Reactive arthritis is a type of arthritis that occurs due to an infection. Arthritis is when joints become inflamed and painful. Reactive arthritis is not contagious. It’s also known as Reiter’s Syndrome. It mostly affects men ages 20 to 50.
Reactive arthritis is not contagious, but it’s caused by some infections that are contagious. The infections that most often cause the disease are spread through sexual contact. One cause is the bacteria Chlamydia trachomatis. It can cause infections in the bladder, urethra, penis, or vagina. This is also known as genitourinary Reiter’s syndrome.
Other infections that can cause reactive arthritis infect the gut. One cause is salmonella. This infection can come from eating food or handling objects that have the bacteria. This form of the disease is known as gastrointestinal or enteric Reiter’s syndrome.
Reactive arthritis may also be linked to genes. People with reactive arthritis frequently have the HLA-B27 gene. But many people have this gene without getting reactive arthritis.
Risk factors for getting reactive arthritis include:
Reactive arthritis may cause arthritis symptoms, such as joint pain and inflammation. It can also cause urinary tract symptoms and eye infection (conjunctivitis). Symptoms can last from 3 to 12 months. In a small number of people, the symptoms may turn into chronic disease. Symptoms can happen a bit differently in each person, and may include:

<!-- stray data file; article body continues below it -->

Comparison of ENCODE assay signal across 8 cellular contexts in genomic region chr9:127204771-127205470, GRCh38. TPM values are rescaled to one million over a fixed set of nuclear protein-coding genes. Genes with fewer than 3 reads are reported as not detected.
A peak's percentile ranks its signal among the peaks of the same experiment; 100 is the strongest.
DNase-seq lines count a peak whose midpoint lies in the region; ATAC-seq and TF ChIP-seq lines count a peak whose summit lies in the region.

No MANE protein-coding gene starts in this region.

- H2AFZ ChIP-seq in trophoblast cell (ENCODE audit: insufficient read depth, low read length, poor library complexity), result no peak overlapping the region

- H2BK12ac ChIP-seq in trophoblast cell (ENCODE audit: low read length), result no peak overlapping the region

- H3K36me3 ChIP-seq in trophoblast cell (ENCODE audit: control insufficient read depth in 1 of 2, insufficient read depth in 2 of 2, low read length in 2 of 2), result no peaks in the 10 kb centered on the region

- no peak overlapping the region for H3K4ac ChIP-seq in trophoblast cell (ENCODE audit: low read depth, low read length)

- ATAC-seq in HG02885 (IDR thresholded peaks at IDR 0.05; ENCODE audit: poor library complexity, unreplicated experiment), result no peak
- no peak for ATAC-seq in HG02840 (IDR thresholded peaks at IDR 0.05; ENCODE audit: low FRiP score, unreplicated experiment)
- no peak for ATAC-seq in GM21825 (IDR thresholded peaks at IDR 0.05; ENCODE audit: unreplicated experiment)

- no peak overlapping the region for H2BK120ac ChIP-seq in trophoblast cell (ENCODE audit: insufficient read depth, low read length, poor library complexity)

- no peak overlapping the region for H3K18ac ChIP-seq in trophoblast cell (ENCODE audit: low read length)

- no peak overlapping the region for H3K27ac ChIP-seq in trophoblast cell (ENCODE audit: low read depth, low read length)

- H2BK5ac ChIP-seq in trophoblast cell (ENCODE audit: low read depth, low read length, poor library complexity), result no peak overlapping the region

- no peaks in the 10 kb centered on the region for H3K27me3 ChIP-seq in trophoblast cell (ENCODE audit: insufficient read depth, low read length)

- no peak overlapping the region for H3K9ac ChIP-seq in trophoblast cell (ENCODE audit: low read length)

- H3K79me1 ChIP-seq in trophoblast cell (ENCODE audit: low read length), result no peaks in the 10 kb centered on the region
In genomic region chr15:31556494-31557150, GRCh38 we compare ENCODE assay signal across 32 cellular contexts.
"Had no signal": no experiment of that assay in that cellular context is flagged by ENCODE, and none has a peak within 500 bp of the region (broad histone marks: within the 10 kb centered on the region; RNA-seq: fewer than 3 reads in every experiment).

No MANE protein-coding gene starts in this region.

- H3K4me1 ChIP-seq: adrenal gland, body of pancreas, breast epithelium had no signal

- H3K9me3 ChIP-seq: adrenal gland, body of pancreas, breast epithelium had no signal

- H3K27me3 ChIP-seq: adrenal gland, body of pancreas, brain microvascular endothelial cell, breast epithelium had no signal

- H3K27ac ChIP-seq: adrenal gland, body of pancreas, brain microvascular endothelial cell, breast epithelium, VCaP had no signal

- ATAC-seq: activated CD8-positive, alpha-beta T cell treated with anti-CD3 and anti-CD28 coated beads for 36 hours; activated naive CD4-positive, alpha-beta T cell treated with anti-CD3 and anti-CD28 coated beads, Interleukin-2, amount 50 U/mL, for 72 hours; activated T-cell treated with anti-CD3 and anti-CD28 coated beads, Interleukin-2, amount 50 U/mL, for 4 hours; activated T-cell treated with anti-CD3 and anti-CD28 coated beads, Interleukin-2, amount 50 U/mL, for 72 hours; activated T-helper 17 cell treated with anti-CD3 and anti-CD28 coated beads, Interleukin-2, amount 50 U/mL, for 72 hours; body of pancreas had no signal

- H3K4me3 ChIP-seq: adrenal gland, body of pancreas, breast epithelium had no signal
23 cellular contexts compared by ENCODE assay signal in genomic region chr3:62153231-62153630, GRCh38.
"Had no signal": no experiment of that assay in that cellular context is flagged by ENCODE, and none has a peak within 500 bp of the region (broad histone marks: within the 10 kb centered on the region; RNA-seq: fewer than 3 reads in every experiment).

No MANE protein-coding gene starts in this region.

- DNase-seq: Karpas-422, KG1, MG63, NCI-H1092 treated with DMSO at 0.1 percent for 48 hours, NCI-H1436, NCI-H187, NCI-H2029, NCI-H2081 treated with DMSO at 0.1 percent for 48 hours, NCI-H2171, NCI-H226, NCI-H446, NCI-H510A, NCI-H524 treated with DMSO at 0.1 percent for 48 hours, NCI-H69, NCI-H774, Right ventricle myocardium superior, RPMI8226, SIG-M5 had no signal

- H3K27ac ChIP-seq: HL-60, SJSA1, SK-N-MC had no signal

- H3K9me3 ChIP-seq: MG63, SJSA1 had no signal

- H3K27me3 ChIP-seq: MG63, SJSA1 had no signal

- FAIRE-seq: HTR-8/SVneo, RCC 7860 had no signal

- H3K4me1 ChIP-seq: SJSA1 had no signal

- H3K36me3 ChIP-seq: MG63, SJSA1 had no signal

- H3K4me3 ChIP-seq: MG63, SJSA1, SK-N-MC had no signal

Urinary tract symptoms
The process starts with a medical history and a physical exam. Diagnosis can be difficult. This is because there are no specific tests that can confirm the condition. Some blood tests may be done to rule out other conditions, such as rheumatoid arthritis and lupus. Other tests may include:
Treatment will depend on your symptoms, age, and general health. It will also depend on how severe the condition is. Treatment may also include:
The main symptoms of reactive arthritis will often go away in a few months. Some people may have mild arthritis symptoms for up to a year. Others may develop mild long-term arthritis. Up to half of people will have a flare-up of reactive arthritis in the future. In rare cases, the condition may lead to chronic, severe arthritis. This can lead to joint damage.
If your symptoms get worse or you have new symptoms, let your healthcare provider know.
Before you agree to the test or the procedure make sure you know:
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